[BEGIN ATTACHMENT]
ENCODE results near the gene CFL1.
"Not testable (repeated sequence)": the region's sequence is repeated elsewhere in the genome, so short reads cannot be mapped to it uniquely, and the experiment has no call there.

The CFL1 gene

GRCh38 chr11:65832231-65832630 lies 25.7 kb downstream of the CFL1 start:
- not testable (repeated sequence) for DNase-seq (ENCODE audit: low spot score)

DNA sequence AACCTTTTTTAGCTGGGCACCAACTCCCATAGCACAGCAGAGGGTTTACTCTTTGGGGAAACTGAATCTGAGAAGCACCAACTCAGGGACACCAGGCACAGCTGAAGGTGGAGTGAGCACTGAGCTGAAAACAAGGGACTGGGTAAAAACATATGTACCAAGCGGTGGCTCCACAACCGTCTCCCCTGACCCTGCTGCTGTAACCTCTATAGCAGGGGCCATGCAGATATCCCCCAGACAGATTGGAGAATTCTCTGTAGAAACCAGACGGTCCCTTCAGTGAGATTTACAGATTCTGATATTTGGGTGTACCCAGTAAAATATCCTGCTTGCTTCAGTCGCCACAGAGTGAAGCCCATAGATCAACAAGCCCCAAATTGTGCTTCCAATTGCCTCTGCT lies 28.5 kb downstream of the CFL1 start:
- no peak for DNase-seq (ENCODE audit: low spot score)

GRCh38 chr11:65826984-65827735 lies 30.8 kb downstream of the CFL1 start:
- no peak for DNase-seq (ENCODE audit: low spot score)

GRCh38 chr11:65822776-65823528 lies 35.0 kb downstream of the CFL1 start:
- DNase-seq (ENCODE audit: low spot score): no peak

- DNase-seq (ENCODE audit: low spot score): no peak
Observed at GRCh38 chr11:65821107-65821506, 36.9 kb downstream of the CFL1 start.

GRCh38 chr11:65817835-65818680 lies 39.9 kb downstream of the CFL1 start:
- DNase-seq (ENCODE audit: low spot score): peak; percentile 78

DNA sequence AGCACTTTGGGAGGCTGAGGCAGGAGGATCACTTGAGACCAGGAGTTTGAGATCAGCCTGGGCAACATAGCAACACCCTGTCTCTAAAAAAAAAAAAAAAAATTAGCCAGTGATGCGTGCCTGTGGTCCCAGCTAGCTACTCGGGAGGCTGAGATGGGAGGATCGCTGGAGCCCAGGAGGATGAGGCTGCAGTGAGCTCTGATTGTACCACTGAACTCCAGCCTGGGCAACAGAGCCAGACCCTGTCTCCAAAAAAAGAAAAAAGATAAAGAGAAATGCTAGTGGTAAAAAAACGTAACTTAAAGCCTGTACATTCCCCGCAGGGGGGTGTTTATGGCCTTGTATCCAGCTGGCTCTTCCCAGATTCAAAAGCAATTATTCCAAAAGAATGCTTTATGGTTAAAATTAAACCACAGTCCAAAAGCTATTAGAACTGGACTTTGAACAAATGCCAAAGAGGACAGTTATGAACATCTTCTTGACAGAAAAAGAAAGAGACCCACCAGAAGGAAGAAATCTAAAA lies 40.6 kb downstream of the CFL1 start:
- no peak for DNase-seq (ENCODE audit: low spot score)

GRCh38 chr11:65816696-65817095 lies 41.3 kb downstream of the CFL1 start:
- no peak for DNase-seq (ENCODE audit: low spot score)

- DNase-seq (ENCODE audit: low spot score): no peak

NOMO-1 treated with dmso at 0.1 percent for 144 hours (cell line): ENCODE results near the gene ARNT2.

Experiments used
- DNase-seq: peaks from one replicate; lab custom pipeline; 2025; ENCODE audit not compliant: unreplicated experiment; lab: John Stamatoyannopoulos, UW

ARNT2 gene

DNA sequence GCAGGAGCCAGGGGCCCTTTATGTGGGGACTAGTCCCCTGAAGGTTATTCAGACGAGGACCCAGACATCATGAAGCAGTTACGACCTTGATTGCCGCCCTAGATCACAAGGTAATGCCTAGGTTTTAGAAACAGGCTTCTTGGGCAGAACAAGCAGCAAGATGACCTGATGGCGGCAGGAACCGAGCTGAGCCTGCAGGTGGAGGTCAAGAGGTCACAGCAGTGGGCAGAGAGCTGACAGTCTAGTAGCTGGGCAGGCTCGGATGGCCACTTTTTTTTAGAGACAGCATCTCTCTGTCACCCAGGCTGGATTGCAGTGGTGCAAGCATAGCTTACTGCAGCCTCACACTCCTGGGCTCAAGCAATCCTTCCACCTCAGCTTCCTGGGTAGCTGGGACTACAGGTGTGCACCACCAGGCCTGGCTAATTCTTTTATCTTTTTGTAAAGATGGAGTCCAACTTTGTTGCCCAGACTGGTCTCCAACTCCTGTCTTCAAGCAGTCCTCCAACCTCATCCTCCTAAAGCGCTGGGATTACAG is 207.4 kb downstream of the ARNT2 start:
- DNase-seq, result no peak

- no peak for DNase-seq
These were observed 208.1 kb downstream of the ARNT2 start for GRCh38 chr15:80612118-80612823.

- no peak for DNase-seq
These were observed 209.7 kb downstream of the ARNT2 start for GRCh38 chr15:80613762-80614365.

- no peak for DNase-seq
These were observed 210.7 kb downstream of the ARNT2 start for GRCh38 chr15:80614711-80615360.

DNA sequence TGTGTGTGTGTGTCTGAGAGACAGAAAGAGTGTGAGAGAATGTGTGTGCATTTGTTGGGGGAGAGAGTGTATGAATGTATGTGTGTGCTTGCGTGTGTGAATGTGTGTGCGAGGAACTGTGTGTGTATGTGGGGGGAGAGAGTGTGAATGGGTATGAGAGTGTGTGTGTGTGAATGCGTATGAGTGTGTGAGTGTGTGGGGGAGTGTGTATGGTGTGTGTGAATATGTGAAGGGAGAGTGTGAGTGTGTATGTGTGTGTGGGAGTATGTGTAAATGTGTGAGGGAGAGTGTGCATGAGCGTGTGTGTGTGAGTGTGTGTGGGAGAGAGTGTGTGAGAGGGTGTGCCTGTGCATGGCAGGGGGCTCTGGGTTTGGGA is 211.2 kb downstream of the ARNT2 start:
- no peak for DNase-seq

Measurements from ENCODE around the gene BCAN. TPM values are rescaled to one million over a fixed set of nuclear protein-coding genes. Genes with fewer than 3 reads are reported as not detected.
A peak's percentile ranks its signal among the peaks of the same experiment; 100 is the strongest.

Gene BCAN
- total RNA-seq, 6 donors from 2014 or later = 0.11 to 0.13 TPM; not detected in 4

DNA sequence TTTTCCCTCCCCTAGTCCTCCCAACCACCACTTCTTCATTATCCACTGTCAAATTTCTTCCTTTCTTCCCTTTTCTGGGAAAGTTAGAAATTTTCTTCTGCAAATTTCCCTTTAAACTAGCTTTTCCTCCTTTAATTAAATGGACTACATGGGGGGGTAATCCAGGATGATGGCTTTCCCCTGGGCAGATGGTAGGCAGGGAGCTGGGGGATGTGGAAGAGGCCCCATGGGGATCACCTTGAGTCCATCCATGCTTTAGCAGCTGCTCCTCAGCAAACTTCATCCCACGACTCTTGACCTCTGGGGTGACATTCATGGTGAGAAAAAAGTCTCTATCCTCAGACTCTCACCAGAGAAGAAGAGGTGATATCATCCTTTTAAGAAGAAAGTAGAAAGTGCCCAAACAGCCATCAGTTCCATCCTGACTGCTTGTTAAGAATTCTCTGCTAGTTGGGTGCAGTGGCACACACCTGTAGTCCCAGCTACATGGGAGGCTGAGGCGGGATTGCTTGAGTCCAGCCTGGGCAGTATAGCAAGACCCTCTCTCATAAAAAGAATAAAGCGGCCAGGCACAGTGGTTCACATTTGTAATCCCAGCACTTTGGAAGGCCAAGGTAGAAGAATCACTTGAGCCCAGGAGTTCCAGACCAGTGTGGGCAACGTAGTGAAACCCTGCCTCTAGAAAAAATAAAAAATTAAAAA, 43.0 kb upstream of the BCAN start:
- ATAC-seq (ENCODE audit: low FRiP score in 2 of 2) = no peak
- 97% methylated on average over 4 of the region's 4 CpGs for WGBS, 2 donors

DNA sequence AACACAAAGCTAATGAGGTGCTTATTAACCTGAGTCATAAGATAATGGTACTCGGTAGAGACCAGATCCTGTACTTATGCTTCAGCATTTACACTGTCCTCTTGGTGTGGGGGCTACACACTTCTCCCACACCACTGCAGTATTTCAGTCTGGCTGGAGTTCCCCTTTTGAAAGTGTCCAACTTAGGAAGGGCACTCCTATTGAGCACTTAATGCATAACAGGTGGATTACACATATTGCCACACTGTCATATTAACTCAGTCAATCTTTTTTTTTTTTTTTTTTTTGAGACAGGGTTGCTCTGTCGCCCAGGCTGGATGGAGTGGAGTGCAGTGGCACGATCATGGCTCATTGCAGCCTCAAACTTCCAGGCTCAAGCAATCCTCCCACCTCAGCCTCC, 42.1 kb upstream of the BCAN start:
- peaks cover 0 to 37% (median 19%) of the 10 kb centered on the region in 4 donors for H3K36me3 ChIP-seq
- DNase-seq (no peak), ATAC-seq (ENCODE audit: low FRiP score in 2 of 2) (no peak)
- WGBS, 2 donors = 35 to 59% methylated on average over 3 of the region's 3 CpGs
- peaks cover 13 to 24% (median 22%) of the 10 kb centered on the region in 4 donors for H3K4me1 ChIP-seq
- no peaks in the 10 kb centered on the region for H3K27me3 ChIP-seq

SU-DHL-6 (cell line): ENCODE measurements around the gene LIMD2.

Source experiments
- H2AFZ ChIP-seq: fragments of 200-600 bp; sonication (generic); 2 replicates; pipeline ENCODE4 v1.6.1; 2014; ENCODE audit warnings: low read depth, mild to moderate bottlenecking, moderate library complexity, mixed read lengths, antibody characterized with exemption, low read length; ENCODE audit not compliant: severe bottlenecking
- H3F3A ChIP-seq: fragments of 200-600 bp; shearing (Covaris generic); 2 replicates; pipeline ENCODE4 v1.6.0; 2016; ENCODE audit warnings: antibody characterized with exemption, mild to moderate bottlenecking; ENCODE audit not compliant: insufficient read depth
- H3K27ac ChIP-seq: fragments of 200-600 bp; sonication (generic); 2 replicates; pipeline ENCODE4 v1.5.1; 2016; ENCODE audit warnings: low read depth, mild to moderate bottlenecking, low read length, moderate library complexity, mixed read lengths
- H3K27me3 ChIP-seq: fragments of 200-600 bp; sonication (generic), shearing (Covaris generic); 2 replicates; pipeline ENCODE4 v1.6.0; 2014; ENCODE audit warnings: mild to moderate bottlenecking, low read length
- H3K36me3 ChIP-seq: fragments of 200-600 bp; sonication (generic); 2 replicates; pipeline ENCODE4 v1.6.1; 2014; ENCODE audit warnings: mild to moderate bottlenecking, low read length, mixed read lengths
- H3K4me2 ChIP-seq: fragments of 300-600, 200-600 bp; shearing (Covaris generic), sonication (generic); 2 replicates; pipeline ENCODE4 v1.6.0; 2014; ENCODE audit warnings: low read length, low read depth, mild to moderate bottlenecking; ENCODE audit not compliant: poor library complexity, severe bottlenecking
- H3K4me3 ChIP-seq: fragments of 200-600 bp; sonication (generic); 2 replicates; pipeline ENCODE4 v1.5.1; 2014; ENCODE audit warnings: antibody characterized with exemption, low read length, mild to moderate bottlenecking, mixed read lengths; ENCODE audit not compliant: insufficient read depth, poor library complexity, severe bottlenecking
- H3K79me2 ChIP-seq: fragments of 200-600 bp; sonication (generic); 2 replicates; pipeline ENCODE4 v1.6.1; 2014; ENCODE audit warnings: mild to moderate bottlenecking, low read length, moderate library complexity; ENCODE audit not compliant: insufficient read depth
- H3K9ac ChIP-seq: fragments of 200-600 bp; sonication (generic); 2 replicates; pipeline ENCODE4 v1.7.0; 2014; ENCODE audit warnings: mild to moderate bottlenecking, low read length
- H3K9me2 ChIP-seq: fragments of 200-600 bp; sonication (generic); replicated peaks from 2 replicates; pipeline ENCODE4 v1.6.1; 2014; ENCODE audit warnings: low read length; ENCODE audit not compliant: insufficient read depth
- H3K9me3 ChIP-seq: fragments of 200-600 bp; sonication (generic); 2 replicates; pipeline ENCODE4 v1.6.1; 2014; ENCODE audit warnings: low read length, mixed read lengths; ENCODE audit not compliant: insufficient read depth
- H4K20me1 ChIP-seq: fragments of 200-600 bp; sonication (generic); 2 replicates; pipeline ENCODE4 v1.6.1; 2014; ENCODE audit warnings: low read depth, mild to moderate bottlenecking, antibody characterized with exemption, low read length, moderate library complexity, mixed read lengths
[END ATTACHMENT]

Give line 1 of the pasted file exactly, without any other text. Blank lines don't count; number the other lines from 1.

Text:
ENCODE results near the gene CFL1.